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Cellphones Communications Japan Technology

Japan Getting Real-Time Phone Call Translator App 113

another random user writes with news that NTT Docomo, Japan's largest wireless carrier, will be rolling out a real-time translation app for phone calls on November 1. At launch, the app will translate Japanese into English, Mandarin, and Korean, and later that month it will add French, German, Indonesian, Italian, Portuguese, Spanish, and Thai. No word on Klingon. From the article: "The products have the potential to let companies avoid having to use specially trained multilingual staff, helping them cut costs. They could also aid tourism. However, the software involved cannot offer perfect translations, limiting its use in some situations. ... It provides users with voice translations of the other speaker's conversation after a slight pause, as well as providing a text readout. ... NTT Docomo will soon face competition from France's Alcatel-Lucent which is developing a rival product, WeTalk. It can handle Japanese and about a dozen other languages including English, French and Arabic. The service is designed to work over any landline telephone, meaning the company has had to find a way to do speech recognition using audio data sampled at a rate of 8kHz or 16kHz. Other products — which rely on data connections — have used higher 44kHz samples which are easier to process."
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Japan Getting Real-Time Phone Call Translator App

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  • Re:Star Trek (Score:3, Informative)

    by Anonymous Coward on Monday October 22, 2012 @08:54AM (#41727613)

    The red bars show it's a new story without comments yet. For such a low UID I'm surprised you'd never seen it before

  • My prediction: crap. (Score:5, Informative)

    by OldSport ( 2677879 ) on Monday October 22, 2012 @09:49AM (#41728035)

    I currently use the best commercial voice recognition software, and have experience with a variety of machine translation suites that do Japanese-English, so I have somewhat of a frame of reference.

    With respect to the former, the quality is quite good. I can speak at a relatively natural pace and get upwards of 95% accuracy. That said, I still have to adjust my speech in a sometimes unnatural manner to be sure the program "hears" me correctly, and I have heard horror stories from people with different accents/dialects having a terrible time. (Someone made a joke about Welsh, but I know a Welsh fellow and he had some colorful things to say about the commercially-available VR programs.) An additional complicating factor in the J-E scenario is that Japanese has many words that sound nearly identical, and are distinguished only by slight inflections: (hashi; chopsticks) and (hashi; bridge) is a typical example. There are thousands of examples of such words, and from what I understand, Japanese voice recognition software is quite far behind because of this particular trait. Without a UI for speakers to choose which word they are actually trying to say, I can imagine that the VR side of this program has a slew of problems.

    Now, onto machine translation. As it stands, MT works great for some language pairs, but Japanese-English is notoriously problematic. AFAIK part of the reason is the highly contextual nature of the Japanese language. Subjects and objects are often omitted entirely, for example. I don't really have to go into this in detail -- just run any Japanese Wikipedia article through Google translate and see what happens. Other commercially-available and proprietary software I've used has been basically the same (Google actually seems to be a bit better, usually.) English-Japanese is a bit easier because the context (subjects, objects, verbs) are typically "all there" -- so even if the result is Japanese that is horribly unnatural, you may still be able to get the info you need.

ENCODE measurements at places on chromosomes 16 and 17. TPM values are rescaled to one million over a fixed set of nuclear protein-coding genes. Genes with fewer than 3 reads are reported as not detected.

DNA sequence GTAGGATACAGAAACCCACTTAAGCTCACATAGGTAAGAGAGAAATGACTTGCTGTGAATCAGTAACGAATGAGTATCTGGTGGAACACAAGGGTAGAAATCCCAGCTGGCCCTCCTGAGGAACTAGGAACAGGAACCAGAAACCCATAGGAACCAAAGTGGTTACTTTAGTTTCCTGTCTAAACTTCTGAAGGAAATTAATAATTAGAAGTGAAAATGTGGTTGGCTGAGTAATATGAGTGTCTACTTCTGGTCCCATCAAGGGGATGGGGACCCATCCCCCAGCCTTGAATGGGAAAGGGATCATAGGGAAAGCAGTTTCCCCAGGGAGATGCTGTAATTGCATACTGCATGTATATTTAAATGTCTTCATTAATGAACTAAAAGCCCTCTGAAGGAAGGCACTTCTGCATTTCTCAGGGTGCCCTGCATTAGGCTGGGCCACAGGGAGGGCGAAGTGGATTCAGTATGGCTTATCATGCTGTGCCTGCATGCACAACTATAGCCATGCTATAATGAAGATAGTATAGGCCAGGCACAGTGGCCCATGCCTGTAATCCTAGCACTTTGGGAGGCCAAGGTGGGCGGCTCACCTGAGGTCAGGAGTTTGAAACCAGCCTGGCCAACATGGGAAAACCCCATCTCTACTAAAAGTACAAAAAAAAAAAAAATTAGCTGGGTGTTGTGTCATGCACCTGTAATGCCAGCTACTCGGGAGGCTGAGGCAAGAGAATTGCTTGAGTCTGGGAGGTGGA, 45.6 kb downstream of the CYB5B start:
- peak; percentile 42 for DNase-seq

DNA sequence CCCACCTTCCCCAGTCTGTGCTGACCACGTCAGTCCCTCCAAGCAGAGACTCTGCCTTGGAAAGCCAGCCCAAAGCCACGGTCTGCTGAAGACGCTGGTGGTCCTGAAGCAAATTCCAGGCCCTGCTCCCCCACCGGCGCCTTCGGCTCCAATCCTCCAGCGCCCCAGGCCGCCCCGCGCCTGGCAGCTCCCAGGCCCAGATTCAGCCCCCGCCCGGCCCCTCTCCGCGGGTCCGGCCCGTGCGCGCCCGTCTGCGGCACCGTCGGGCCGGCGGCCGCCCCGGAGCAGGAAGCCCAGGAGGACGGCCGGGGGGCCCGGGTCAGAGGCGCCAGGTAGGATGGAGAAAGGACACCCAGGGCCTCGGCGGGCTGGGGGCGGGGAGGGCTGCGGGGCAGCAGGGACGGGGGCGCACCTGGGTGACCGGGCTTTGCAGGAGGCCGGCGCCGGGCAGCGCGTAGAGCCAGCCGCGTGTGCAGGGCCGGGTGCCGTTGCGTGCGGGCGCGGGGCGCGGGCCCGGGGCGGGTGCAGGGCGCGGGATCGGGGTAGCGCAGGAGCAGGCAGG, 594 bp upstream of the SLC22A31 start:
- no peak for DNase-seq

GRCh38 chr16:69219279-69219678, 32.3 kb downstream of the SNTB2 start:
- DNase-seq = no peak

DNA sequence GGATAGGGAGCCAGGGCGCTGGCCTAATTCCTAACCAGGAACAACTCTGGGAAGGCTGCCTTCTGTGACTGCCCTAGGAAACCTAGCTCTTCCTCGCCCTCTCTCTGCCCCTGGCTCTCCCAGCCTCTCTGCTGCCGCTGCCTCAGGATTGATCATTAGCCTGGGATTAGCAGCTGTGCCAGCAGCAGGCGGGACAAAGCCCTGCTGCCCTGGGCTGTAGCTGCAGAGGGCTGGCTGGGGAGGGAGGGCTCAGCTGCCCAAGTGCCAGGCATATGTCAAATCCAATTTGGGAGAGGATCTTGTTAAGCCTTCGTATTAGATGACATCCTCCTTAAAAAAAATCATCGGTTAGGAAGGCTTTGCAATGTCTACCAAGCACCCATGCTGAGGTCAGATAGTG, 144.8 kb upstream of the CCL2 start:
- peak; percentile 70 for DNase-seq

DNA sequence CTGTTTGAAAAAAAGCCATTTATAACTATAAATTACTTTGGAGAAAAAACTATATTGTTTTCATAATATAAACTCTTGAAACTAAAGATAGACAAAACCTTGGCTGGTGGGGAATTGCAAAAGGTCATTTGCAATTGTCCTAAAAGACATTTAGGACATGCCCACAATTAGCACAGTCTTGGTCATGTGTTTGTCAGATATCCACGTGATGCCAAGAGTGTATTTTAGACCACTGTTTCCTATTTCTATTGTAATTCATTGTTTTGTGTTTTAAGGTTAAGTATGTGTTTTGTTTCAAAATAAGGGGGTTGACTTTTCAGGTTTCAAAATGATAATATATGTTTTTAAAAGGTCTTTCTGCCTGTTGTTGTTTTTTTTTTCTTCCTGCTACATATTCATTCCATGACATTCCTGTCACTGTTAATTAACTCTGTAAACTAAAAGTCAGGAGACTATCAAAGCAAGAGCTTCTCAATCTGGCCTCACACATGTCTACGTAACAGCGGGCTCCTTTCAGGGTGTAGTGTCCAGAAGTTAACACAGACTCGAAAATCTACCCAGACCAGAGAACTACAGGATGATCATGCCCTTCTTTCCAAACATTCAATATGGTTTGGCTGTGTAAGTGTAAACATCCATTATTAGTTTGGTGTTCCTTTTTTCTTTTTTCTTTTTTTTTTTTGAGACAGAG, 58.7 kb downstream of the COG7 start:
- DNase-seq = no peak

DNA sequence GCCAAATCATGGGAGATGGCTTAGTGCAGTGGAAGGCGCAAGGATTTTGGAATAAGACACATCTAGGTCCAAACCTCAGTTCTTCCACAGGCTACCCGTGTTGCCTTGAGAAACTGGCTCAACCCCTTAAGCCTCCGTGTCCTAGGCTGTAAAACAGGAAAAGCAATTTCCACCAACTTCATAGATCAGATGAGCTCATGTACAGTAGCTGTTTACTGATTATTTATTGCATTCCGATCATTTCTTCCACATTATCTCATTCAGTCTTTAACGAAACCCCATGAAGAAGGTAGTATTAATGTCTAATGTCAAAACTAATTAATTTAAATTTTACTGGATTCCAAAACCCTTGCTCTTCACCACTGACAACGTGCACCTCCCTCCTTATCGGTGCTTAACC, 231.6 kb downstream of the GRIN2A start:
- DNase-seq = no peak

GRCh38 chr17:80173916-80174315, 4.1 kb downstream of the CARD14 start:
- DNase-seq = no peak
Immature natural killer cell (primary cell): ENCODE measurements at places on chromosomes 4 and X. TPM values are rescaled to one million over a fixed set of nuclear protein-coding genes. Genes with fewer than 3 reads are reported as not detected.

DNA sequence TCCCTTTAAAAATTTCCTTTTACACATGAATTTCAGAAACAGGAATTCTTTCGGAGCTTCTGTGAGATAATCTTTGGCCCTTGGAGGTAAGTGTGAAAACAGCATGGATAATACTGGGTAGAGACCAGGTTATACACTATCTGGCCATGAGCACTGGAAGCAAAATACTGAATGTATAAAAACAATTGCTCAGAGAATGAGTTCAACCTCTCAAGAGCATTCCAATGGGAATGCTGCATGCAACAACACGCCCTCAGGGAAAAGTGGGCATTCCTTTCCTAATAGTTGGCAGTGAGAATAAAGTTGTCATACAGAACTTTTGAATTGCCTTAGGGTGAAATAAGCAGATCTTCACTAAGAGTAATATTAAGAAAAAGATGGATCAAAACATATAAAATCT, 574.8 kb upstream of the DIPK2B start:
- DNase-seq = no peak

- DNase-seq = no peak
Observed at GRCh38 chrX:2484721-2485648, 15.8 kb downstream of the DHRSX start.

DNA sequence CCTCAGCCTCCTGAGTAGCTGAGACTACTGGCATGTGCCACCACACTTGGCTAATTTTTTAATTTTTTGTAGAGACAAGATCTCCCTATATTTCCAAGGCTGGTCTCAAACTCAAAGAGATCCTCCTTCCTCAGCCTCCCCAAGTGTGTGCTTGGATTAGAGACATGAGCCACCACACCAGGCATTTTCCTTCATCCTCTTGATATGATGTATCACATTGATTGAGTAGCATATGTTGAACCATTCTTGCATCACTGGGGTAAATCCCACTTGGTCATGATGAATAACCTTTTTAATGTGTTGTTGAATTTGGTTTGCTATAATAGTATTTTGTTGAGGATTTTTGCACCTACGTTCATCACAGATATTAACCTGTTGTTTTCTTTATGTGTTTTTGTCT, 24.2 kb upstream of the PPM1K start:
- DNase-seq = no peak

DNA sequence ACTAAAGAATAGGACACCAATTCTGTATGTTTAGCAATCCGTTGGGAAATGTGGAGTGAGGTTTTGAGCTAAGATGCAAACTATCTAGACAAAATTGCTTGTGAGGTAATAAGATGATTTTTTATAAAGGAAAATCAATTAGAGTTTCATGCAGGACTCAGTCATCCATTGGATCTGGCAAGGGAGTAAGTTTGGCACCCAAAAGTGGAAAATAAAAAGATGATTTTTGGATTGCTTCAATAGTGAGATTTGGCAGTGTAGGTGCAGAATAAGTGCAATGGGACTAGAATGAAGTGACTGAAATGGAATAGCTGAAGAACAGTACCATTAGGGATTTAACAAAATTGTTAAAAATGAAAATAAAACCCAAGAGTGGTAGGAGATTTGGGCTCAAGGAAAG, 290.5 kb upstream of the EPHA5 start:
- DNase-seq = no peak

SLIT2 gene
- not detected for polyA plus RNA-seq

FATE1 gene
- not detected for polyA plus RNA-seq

But now, they're going to take the VR-generated input of varying degrees of accuracy, and run THAT through MT software that butchers even the most simple and perfect sentences? I could be wrong, but I'm having trouble seeing how the result will be anything less than a disaster. "The software involved cannot offer perfect translations, limiting its use in some situations" sounds like the understatement of the year. Get ready for synthesized-voice gobbeldygook and an mp3 website called "spoken Engrish."

    (Full disclosure: I am a translator, but in a lot of ways a yearn for the day when MT will be good enough to put me out of a job; I think the idea of people being able to instantly communicate with speakers of other languages is exciting and would lead to a much more open world. However, I've been hearing that tech like this is 3-5 years away for decades now. If this product showcased a revolutionary engine for MT, then I would be singing a different tune, but for now it seems like a mere combination of two imperfect technologies.)

  • Re:Great. (Score:5, Informative)

    by ShanghaiBill ( 739463 ) on Monday October 22, 2012 @09:57AM (#41728121)

    Yet another reason for the Japanese not to learn English properly. As if we didn't have enough Engrish already!

    A few years ago I was eating dinner with some gaijin friends in Tokyo, and a Japanese guy came over to our table, introduced himself, and sat down and started talking in a weird, unintelligible language. We couldn't understand a word he was staying. Then the waitress explained that he was trying to tell us that he was an English teacher at the local high school, and the language he was speaking was English.

"I don't believe in sweeping social change being manifested by one person, unless he has an atomic weapon." -- Howard Chaykin